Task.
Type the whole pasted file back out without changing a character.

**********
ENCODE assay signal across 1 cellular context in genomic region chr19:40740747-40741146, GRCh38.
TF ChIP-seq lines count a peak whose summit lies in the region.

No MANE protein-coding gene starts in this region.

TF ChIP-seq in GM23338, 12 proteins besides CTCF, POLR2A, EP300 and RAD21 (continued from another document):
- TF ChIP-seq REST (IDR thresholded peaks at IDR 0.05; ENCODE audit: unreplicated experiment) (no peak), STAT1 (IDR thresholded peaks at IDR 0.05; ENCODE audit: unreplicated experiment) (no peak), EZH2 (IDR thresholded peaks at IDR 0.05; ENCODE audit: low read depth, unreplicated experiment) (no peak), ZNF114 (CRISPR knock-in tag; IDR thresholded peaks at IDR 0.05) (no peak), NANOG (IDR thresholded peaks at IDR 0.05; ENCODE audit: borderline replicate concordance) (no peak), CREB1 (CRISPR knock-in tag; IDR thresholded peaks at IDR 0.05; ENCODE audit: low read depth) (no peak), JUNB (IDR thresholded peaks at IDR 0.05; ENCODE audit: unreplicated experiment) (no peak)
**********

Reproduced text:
ENCODE assay signal across 1 cellular context in genomic region chr19:40740747-40741146, GRCh38.
TF ChIP-seq lines count a peak whose summit lies in the region.

No MANE protein-coding gene starts in this region.

TF ChIP-seq in GM23338, 12 proteins besides CTCF, POLR2A, EP300 and RAD21 (continued from another document):
- TF ChIP-seq REST (IDR thresholded peaks at IDR 0.05; ENCODE audit: unreplicated experiment) (no peak), STAT1 (IDR thresholded peaks at IDR 0.05; ENCODE audit: unreplicated experiment) (no peak), EZH2 (IDR thresholded peaks at IDR 0.05; ENCODE audit: low read depth, unreplicated experiment) (no peak), ZNF114 (CRISPR knock-in tag; IDR thresholded peaks at IDR 0.05) (no peak), NANOG (IDR thresholded peaks at IDR 0.05; ENCODE audit: borderline replicate concordance) (no peak), CREB1 (CRISPR knock-in tag; IDR thresholded peaks at IDR 0.05; ENCODE audit: low read depth) (no peak), JUNB (IDR thresholded peaks at IDR 0.05; ENCODE audit: unreplicated experiment) (no peak)